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Re: hda:lost interrupt!!!

Owen Heisler wrote:
On Mon, 2007-04-30 at 08:48 -0700, Andrew Sackville-West wrote:
On Mon, Apr 30, 2007 at 05:26:13PM +0530, shyam narayanan wrote:
hi all,
I had a perfect debian installation and as i boot up i am getting the
error messsage
hda:lost interrupt
hda:DMA interrupt recovery
hda:dma_timer_expiry:dma status == 0x24
these three messages are coming in loop each taking some time :(
mine is an intel pentium D processor and HDD is a 40gb seagate of
model ST340810A
I'd look for potential hardware failure of that hd.

Yeah, prepare for that drive to completely melt down soon, so you aren't
taken by surprise if it actually does.

I had a system with a chipset fan that would die intermittently,
allowing the chipset to overheat.  By the time I figured out what was
happening and got the fan replaced, the chipset had been damaged.  I got
DMA errors (like yours) a lot on the second IDE controller.  Other than
that, I didn't have any problems.

I would suggest also doing some tests (memtest86) and disabling DMA on
that drive.

Also, perhaps a bad cable could cause that...?  Unlikely I suppose.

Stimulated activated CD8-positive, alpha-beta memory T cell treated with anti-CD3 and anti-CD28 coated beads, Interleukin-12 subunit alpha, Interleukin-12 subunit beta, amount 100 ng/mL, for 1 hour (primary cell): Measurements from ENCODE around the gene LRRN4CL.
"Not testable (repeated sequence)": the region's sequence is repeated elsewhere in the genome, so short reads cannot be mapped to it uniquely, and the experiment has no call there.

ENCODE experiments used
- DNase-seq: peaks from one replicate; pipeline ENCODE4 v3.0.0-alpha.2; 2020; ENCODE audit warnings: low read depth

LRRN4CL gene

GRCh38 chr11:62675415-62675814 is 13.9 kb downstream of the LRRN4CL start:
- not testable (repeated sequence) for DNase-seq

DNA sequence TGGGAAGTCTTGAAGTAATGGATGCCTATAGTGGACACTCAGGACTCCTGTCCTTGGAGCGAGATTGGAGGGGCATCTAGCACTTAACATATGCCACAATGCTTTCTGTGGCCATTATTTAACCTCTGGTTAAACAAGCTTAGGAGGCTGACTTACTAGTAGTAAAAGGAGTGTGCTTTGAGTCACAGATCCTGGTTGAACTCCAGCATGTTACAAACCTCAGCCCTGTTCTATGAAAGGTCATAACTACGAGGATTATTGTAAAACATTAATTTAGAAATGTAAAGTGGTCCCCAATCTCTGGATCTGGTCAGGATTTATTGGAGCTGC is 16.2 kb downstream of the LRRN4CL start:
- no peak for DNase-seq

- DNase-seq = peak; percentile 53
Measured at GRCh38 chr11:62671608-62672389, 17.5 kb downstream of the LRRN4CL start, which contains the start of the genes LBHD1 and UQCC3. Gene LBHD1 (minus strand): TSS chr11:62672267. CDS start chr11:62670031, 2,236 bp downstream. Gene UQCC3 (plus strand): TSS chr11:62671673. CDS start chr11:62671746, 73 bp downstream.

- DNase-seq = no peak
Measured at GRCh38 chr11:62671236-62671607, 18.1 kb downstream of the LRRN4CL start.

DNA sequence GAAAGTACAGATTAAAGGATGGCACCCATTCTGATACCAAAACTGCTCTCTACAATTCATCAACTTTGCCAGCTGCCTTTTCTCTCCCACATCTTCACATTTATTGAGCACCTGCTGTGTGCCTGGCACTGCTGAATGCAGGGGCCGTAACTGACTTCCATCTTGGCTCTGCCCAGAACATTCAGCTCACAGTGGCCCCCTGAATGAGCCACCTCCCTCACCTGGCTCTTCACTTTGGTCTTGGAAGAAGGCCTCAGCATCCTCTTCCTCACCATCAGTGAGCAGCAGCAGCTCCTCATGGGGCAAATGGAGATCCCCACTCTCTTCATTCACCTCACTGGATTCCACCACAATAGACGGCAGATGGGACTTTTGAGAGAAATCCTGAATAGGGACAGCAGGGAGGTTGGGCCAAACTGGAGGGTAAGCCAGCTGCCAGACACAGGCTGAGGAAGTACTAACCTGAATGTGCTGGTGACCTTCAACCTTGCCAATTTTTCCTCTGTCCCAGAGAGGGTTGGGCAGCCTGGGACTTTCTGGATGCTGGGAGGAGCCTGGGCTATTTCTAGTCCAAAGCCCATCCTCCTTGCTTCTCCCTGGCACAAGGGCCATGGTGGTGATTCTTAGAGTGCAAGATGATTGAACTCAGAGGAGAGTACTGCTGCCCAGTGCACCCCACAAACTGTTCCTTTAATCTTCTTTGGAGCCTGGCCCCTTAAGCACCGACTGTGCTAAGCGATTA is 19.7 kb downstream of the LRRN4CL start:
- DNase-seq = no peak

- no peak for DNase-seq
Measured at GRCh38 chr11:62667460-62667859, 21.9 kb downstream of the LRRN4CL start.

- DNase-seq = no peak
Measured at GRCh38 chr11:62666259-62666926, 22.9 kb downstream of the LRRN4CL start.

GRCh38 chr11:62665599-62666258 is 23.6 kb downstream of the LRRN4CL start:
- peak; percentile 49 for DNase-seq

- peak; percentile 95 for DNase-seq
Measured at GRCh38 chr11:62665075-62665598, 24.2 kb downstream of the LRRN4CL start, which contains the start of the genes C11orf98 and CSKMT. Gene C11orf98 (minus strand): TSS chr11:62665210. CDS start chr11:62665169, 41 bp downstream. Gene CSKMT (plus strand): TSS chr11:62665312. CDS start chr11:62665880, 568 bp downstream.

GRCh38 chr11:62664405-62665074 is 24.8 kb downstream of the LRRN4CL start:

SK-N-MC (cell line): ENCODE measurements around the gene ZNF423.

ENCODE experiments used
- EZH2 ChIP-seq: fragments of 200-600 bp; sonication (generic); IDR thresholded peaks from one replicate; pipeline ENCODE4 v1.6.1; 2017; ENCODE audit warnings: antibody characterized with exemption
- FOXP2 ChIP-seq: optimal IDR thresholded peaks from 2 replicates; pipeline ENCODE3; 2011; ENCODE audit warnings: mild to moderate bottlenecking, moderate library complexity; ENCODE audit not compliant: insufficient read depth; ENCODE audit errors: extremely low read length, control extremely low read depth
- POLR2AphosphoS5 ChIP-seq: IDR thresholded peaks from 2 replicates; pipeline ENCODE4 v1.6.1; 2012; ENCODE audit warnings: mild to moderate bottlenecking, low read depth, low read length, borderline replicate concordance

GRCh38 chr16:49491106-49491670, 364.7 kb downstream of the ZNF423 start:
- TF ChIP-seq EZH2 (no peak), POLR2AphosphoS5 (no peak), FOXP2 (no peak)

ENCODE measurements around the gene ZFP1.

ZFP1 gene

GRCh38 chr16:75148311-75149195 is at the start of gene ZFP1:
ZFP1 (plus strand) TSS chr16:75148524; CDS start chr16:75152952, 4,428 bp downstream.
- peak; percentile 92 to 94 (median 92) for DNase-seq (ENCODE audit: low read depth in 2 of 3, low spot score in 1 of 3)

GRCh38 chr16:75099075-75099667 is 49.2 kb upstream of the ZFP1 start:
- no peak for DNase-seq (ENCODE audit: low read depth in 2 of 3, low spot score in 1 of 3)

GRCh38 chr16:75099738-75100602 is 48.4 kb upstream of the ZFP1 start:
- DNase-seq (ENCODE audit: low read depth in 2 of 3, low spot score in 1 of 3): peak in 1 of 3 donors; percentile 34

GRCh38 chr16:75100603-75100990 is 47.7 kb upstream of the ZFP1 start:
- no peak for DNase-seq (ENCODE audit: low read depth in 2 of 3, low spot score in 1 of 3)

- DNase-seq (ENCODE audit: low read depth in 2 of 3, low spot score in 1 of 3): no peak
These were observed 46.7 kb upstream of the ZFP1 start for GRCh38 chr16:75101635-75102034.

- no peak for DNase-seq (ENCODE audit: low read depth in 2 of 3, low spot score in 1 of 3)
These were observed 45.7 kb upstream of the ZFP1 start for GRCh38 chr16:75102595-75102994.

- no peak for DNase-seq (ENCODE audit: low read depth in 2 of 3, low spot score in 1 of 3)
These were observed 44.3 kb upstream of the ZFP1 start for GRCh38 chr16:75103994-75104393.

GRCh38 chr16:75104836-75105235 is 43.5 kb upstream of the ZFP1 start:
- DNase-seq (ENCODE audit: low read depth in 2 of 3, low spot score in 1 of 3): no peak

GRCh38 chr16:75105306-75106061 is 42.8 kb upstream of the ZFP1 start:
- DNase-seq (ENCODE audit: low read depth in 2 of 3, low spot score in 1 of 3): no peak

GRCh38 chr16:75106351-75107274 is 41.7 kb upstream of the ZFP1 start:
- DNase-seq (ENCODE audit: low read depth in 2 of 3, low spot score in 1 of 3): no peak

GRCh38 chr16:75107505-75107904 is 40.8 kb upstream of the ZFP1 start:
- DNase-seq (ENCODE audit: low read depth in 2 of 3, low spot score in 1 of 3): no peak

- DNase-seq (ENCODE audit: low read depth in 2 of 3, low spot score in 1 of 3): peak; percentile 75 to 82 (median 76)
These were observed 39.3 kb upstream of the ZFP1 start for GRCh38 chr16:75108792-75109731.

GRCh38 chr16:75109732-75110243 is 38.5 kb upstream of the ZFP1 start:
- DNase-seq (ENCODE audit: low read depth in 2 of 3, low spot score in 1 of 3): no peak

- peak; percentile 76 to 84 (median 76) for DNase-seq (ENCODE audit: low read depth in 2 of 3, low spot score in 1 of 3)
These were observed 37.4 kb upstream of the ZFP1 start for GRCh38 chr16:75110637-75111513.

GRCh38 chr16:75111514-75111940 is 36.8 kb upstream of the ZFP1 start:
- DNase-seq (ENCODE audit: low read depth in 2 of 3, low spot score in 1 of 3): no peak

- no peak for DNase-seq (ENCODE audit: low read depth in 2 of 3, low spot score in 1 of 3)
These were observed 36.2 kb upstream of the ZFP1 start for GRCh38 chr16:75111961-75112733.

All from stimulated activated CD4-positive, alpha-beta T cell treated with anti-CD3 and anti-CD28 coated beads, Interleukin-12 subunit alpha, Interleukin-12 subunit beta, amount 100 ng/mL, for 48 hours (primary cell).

I've had 'lost interrupt' problems on a couple of machines, but not related to hard disks (at least for the second system).

I recently purchased an HP AMD64 laptop, planning to install Debian's 64 bit version. During install, all was OK, but on booting the new system I got intermittent hangs. Googling came up with several possible work arounds. The one that works, in my case, is to boot with the kernel option 'noapic' ;(

Now, I get errors about IRQ 7, nobody cared, and the system disables it. According to KDE info center, int7 is related to the USB ehci controller. This disabling happens whether or not there's anything connected to the USB ports.

Since the system doesn't stay up for long if booted without that option, I cannot determine if this IRQ would get disabled in any case, or if it's because of the option.

In any case, it would seem to me that possible bugs in the relevant kernel drivers or IRQ routines could contribute, as well as buggy or otherwise broken APIC chips.

It would be nice to know if there are any diagnostic tools that could be used to help isolate the problem. I don't know much about memtest86, but the name would imply it may not be helpful in this case.


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